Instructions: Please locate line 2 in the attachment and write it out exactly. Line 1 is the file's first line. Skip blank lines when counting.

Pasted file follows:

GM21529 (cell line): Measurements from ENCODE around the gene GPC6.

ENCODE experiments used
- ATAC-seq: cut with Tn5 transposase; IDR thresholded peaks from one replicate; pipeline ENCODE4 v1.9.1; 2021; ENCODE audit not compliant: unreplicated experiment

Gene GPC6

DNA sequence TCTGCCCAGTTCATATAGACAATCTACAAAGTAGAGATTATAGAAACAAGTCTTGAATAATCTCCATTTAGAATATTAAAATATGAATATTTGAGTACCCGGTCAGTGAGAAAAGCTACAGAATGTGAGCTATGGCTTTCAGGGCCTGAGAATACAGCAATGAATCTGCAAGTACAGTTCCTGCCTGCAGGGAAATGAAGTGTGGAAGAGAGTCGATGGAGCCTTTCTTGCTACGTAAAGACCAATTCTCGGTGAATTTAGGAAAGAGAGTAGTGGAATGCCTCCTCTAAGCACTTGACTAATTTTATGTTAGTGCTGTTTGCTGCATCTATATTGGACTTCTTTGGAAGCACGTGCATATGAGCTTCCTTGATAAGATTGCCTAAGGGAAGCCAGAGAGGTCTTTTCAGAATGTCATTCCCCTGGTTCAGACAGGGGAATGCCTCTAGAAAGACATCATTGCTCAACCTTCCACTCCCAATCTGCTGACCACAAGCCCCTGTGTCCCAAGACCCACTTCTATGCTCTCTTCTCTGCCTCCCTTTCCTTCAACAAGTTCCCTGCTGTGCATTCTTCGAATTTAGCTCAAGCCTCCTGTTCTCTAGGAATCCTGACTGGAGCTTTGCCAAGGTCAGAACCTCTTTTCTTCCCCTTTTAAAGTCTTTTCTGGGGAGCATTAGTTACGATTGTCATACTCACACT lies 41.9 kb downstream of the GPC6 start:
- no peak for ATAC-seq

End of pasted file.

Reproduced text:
ENCODE experiments used